‘For every complex problem there is an answer that is clear, simple, and wrong.’ – H. L. Mencken
Learning and Development is always looking for a new word, trend, and model. And while some models are not useful, the biggest problem is misapplication of concepts.
If someone gave you a bottle of nitroglycerin – highly volatile and explosive – you’d be very careful holding it. Microaggression training should be treated with the same care. Unfortunately, many organizations have not thought through the consequences of conducting microaggression training.
The concept of microaggression training is well-meaning and part of a psychologically safe environment. In a perfect world, where people were highly aware of their communication nuances, microaggression training would be simple.
The idea is to recognize and deal with someone saying something that FEELS hostile or offensive to some aspect of our identity. These might be questions, assumptions, generalizations, or insensitive statements. I’m 6’4”, and many a time I’ve been asked by supervisors, male and female, in work situations, ‘Can you help us move this desk big boy.’ And while I’ve never thought much of it, in a world of hyper-sensitivity and ambulance chasing lawyers, microaggression training might not have the result an organization desires.
A reactionary comment of ‘that’s crazy’ about an idea shared in a meeting can be taken as a microaggression. Even a simple HR intervention spreads the story like wildfire. The most likely outcome – disengagement by everyone.
The current environment is a perfect storm for a L&D (Learning and Development) disaster with microaggression training:
- Less than 25% of employees believe training improved their performance
- More than 70% report they don’t have the skills need to do their jobs
- Less than 12% apply new skills in their job
- Over 75% of manager are dissatisfied with their L&D function
Professor of economics at George Mason University, Bryan Caplan says employees are not learning to learn, they are learning to ‘signal’ with CEU credits for a promotion. And this corruption of intent is used by some employees to signal by any means possible. They’ve discovered ‘the squeaky wheel’ gets the grease – and by grease they mean money.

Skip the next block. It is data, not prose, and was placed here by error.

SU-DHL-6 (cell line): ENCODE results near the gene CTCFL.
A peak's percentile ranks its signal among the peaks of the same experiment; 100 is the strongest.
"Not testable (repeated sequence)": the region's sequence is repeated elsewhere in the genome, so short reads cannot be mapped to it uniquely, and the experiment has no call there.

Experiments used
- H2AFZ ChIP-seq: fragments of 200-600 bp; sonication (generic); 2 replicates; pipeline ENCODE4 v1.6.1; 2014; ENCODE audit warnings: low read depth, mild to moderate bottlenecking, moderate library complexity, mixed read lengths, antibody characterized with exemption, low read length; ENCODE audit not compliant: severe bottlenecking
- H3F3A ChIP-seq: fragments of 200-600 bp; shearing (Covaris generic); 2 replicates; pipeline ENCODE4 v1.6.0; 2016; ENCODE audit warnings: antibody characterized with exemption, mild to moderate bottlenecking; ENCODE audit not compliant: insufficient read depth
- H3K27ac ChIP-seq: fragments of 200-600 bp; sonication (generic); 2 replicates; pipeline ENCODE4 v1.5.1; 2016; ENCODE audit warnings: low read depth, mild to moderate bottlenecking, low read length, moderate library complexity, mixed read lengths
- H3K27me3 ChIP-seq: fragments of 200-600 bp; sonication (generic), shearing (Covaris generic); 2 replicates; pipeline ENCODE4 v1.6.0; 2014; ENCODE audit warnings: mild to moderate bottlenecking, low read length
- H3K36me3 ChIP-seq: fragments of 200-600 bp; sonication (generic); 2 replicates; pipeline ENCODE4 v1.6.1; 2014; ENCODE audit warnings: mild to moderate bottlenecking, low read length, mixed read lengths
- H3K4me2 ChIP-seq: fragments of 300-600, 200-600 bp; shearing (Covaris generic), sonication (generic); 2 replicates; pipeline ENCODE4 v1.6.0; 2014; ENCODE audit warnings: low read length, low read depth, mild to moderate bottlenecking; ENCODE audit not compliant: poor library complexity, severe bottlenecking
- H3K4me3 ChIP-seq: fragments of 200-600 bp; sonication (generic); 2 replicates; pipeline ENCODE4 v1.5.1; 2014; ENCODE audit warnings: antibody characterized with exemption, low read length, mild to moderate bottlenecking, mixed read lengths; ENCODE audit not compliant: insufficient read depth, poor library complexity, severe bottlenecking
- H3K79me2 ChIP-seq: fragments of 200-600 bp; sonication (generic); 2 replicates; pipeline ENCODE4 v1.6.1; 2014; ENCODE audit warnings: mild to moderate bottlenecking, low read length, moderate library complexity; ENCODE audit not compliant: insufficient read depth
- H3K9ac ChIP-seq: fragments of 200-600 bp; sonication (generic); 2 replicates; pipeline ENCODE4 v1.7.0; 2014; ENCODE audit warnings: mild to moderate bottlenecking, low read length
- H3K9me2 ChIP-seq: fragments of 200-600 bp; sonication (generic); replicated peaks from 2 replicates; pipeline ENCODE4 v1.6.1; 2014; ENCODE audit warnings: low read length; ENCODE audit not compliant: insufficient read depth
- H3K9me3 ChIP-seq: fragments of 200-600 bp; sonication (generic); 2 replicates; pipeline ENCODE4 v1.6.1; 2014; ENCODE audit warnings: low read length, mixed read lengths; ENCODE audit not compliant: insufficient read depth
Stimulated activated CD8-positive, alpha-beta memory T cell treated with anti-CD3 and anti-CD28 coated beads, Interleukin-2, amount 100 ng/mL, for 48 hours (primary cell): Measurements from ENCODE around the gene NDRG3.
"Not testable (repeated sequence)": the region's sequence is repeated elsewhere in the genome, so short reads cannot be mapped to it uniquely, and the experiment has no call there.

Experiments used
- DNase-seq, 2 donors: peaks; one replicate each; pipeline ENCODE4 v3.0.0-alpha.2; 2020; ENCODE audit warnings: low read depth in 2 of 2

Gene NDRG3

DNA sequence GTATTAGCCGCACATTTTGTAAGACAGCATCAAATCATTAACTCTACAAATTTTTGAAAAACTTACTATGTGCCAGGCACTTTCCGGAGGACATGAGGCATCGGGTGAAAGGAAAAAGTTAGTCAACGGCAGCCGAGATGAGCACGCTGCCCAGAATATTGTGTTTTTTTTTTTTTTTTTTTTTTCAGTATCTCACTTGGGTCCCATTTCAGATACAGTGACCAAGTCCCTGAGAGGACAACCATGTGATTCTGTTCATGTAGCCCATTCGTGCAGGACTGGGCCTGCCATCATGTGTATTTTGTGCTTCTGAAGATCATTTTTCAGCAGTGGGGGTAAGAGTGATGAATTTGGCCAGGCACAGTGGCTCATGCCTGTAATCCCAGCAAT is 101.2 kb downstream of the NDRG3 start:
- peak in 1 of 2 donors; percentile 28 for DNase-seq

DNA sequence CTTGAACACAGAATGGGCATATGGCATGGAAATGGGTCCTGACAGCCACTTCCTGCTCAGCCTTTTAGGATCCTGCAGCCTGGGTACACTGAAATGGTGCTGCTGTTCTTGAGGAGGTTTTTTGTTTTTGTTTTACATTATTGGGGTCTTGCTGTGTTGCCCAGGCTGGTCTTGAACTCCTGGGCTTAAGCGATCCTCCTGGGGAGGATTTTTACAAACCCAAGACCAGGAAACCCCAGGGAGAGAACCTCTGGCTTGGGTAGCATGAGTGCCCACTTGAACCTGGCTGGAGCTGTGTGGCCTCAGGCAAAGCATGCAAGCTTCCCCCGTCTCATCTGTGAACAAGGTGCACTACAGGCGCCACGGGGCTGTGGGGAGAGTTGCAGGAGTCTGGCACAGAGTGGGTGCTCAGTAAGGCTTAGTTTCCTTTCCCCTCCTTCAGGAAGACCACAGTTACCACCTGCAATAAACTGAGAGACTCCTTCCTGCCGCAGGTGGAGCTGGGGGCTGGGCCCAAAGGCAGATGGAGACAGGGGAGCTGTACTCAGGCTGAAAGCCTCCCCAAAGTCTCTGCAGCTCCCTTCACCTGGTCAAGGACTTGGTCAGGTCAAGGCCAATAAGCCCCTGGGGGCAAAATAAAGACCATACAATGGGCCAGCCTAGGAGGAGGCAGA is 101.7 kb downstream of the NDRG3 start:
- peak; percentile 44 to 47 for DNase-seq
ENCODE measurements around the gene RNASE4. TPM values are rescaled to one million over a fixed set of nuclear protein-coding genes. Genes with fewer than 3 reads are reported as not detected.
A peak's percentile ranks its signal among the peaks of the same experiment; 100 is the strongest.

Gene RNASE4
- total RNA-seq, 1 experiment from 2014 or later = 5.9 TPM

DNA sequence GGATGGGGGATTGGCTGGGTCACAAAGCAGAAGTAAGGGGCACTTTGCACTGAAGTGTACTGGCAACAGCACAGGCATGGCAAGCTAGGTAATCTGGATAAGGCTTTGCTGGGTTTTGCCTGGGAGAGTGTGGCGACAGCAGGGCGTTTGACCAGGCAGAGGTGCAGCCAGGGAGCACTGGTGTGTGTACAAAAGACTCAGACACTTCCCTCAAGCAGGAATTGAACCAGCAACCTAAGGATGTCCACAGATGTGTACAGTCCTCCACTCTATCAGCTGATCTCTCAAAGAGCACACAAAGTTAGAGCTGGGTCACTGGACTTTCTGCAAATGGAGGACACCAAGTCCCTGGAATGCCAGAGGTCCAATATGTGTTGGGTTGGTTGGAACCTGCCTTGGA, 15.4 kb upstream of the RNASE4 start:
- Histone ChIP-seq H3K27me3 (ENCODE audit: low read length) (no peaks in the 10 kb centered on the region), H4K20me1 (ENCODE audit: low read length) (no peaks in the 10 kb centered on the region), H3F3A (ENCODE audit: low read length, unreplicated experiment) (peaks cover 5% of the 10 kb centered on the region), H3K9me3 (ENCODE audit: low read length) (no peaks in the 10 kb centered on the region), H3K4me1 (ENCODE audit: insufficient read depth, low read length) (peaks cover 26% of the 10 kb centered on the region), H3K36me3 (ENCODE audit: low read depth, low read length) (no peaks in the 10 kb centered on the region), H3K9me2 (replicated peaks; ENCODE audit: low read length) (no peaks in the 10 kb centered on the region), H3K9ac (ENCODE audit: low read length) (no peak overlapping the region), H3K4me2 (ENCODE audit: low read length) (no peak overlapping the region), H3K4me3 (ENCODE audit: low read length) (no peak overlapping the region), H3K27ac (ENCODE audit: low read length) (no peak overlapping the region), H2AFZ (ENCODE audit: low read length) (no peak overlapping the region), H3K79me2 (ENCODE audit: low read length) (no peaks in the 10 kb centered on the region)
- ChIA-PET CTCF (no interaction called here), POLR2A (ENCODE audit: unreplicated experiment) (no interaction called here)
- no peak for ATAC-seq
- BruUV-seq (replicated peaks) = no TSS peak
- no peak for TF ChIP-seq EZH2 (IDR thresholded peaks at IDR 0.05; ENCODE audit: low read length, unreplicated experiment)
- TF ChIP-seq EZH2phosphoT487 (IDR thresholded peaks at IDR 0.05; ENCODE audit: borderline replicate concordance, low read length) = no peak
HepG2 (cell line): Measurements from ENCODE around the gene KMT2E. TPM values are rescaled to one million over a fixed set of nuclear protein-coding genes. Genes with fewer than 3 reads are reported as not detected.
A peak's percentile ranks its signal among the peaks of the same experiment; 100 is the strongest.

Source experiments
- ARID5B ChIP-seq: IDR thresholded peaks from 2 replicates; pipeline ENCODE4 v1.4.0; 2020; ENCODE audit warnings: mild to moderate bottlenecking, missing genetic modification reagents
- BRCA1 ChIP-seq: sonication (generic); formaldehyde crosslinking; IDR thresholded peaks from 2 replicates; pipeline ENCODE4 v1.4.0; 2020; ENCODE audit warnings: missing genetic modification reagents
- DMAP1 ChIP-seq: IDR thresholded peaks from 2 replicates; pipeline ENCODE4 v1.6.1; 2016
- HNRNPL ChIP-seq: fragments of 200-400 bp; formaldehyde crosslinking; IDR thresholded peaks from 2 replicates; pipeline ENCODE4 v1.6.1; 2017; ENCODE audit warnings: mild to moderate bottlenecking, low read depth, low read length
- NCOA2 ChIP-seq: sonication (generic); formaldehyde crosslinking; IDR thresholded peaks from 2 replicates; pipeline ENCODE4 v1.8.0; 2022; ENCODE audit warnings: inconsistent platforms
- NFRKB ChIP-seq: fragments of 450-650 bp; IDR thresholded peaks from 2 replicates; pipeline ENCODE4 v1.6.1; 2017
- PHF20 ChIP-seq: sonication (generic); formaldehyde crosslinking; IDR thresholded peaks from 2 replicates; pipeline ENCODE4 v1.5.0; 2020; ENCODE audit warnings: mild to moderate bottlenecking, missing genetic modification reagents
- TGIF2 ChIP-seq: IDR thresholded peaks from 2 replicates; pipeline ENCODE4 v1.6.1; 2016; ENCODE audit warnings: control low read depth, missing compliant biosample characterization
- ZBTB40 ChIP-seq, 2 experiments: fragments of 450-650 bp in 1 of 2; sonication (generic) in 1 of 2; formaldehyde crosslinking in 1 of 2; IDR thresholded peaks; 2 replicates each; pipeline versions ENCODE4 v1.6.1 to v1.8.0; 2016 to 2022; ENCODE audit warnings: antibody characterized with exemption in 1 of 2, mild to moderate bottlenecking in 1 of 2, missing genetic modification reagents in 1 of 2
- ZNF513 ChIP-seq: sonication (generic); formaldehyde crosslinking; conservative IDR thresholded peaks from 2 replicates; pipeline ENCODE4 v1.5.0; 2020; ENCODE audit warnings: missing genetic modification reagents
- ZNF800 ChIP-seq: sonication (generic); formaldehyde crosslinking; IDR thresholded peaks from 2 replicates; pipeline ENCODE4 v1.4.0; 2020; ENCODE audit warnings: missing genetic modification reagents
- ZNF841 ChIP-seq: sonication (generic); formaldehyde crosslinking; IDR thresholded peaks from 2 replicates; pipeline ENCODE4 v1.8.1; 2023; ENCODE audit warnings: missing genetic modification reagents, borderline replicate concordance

Offering microaggression training in reaction (reactive versus proactive) to employee complaints is like putting out a fire with kerosine. The reason is a lack of program commitment and development. I understand in our new ‘Kardashian’ and social media world bad behavior has become the norm and rudeness the duty of the day. It’s difficult to get through a day without seeing someone aggressive to employees or even employees aggressive with each other.
Microaggression training is not a one-hour, half-day, or even full day class. This program must be part of an extensive organizational development project to be effective.
For microaggression training to be effective, participants need a strong foundation in the skills of psychological bias, conflict resolution, de-escalation, reading body-language and micro-expressions, emotional intelligence, questions, and negotiation. Facilitators of microaggression training need to be even more skilled in all these areas and more.
If your employees are complaining about microaggressions, they are focused on the symptom of the problem. Rather than creating a new program about microaggression, rethink your entire learning and development delivery model and work with management on transparency, healthy conflict, social responsibility, emotional intelligence, and communication skills.
And if you insist on a microaggression program in your learning portfolio, make it an awareness piece for discussion or incorporate it into an extensive organizational development program for business development through employee engagement. As Mr. Miyagi says, “Walk on road. Walk right side, safe. Walk left side, safe. Walk middle, sooner or later, get squish, just like grape.” (Do you understand the problem now?)
Don’t be that company that offers programs in psychological safety and excludes instructors by any factor other than merit. It’s like removing railroad ties and spikes and expecting the trains to not careen off the tracks.
© 2022 Jeffrey Hansler
Jeffrey Hansler, CSP, CMP, is expert at organizational development, leadership, and persuasive communication, which includes skills of innovation, influence, negotiation, sales, body language, micro-expressions, finance, and authority. He may be reached at firstname.lastname@example.org